ALS Ice Bucket Challenges have become the latest internet fad, with everyone from Mitt Romney to Patrick Stewart flocking to the cause. And for a while it was all fun and games – simply dump some ice cold water on your head and challenge 3 people you’d pay good money to see do the same.
That changed for me when I saw Anthony Carbajal, a wedding photographer I’d worked with last year, do the challenge – and with over 13 million views in less than 5 days, I’m pretty sure I’m not the only one who was moved.
But what made his video so good? Why did it go viral so quickly? And perhaps most interestingly, why did his story rise above other heart-wrenching stories?
I. He Built an Audience
As a wedding photographer Anthony had built a solid network on Facebook with both his clients as well as peers in the wedding industry. Personally, I had the pleasure of working with Anthony at the wedding in October 2013, and it was an absolute blast.
Then, three months later, Anthony was diagnosed with ALS at 26 – and he decided to open up about what that actually means:
After opening up about his challenges publicly, waves of both support and criticism fell on him. I remember reading a facebook post where he mentioned he had to cancel (and reimburse) 26 weddings because he was no longer able to shoot, and asked for support. Another photographer quickly lambasted him as ‘asking for handouts,’ and to ‘suck it up.’ Others defended him just as quickly, and thankfully the vast majority circled around to support him.
Over the next 8 months he continued to post photos, videos and updates on his struggles, and in return we continued to help in what ways we could. In other words: he molded us into his core audience. We cared. We were emotionally invested.
II. A Genuine Story
Did Anthony set out to be featured on the Ellen DeGeneres show? No. Was he pushing us to donate? No. He simply set out to do one thing: tell his story, raw, personal and unfiltered.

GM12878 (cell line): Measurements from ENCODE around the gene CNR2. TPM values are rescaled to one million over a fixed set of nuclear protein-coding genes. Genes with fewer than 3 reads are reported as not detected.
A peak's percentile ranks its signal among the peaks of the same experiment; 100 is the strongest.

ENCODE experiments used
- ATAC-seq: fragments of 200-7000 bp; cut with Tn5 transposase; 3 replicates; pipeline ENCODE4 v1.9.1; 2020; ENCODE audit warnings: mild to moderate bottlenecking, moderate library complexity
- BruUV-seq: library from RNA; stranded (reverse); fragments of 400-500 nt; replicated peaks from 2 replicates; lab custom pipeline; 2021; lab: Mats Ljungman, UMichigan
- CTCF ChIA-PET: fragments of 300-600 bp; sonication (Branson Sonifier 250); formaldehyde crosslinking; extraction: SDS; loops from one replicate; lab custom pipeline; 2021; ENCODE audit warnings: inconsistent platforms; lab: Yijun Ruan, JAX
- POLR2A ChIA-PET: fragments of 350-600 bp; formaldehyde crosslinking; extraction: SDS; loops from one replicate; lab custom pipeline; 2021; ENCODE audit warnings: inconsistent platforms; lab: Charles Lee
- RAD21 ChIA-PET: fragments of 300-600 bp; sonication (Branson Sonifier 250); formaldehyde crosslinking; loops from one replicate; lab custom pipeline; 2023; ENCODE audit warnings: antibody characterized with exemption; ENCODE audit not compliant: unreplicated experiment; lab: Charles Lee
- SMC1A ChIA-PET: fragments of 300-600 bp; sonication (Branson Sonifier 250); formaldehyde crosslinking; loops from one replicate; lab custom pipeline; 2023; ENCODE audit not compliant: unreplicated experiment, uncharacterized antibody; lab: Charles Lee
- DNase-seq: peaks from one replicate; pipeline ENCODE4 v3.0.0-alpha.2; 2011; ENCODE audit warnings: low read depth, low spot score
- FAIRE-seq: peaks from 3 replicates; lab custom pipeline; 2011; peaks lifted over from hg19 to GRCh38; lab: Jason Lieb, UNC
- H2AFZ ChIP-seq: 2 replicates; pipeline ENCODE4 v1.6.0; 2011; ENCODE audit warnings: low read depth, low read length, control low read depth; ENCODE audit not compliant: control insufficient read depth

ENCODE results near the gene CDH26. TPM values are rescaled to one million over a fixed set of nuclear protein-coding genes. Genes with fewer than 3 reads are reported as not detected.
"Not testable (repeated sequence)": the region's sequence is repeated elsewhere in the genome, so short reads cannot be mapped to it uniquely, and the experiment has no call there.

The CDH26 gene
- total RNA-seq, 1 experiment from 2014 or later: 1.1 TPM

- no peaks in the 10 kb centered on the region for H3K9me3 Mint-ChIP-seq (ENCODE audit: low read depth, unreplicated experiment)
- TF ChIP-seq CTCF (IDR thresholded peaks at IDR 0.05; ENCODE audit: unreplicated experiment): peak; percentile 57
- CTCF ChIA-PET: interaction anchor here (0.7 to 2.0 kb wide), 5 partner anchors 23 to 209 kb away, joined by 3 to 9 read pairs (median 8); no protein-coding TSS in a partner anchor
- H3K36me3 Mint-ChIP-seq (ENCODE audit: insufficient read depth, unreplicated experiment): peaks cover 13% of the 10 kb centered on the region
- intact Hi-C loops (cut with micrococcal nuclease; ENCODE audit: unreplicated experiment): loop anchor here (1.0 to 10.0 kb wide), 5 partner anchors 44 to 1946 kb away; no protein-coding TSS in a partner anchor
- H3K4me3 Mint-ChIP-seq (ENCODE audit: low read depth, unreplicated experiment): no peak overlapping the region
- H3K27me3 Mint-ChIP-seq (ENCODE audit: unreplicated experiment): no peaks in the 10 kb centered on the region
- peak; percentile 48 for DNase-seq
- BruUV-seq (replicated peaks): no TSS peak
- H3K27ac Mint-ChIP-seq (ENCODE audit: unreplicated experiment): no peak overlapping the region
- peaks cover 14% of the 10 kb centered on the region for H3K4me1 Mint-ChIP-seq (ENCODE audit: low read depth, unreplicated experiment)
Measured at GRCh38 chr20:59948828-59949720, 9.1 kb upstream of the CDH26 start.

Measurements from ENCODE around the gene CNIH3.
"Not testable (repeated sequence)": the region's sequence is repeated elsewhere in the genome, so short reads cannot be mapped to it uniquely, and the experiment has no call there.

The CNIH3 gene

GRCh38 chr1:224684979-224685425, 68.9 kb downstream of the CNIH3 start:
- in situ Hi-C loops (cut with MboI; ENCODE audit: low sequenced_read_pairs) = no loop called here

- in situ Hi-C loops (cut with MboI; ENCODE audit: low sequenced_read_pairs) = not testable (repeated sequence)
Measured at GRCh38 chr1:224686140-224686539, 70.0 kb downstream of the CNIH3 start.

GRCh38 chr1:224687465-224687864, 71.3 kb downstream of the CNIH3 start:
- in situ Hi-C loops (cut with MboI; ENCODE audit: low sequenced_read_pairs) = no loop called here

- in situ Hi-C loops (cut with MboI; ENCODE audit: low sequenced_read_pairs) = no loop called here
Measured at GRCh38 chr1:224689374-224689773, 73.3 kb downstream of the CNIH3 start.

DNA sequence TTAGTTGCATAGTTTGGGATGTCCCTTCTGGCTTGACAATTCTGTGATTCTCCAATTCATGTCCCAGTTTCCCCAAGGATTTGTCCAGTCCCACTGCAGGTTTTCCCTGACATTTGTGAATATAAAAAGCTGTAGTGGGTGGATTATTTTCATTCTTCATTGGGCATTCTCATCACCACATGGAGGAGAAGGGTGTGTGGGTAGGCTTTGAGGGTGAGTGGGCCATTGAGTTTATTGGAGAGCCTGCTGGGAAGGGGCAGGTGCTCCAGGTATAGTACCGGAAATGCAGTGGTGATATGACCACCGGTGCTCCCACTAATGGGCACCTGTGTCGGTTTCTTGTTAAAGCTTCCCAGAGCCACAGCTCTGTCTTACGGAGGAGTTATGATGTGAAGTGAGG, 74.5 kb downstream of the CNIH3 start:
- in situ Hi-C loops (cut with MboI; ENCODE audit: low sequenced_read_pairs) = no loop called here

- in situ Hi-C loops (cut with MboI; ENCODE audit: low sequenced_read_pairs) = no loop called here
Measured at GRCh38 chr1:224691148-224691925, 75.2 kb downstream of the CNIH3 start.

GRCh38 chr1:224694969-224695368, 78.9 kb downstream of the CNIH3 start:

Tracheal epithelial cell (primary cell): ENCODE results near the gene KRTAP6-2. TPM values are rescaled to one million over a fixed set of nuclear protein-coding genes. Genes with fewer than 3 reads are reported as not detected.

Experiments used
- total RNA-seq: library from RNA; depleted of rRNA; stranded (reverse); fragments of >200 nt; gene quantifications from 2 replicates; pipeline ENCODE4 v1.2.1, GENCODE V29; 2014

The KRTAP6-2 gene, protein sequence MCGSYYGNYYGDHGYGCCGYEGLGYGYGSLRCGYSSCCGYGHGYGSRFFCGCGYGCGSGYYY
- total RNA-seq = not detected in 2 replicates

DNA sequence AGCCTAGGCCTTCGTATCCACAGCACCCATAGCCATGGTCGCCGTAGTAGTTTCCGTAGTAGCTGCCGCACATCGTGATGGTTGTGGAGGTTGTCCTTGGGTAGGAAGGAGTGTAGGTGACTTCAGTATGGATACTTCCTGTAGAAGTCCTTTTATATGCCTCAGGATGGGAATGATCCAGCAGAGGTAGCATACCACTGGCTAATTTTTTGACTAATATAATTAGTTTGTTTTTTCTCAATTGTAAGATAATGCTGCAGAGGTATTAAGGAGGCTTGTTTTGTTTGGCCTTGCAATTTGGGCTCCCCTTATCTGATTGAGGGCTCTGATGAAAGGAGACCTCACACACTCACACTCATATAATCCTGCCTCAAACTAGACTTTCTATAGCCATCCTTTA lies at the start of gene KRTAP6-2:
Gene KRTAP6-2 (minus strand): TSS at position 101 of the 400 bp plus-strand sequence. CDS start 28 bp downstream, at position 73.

So let’s break down why Anthony’s Ice Bucket Challenge worked so well.
First, he hooks us with an (awkwardly) entertaining montage that matches his messaging and personality to a T. It’s a clash of the man he is inside with the constraints of the disease, and the juxtaposition couldn’t be more powerful.
Then we dig into his story – raw, emotional, unfiltered. We see that his Mom has ALS, and the brutal effects it has. The image of him catching her head as it uncontrollably rolls forward against her chest will be forever burned into my memory. We now understand exactly what the disease is.
And then it clicks – that’s where he’s headed. That could be his future.
He immediately has our attention. As a storyteller once told me, we don’t care how many times someone fails or succeeds – we care how hard they try. And Anthony – he’s giving it everything he’s got.
Then, after all that, he turns it around and ends with a genuine thank-you to everyone who’s chipped in – simultaneously deepening existing relationships, and making others want in.
This did not happen overnight. This video would not have had the viral effect it did without the hard work he’d put in not only over the past 8 months, but his entire life. He’s had thousands of updates, photos and videos and that STILL wasn’t enough to tip the scale. His audience was growing, but limited.
It took a wrinkle in fate to give him and his community a chance to shine. Suddenly, ALS was in the public spotlight, and he leapt at the opportunity. When he shared his video, his core audience gladly re-shared it, liked it, and challenged other peers in his honor. They were the snowflake that started the avalanche. And then, with a sudden relevancy to people outside his network, his story was given the opportunity to spring to life.
The takeaway? Predicting or even hoping for a viral video is not realistic, and capturing an audience with a genuine story requires hard, consistent work. But you do have the power to set the stage.
Anthony – your fortitude is without limits, and I hope your story continues to soar.
Anything you’d like to hear more about? Let me know here or @KarlStelter.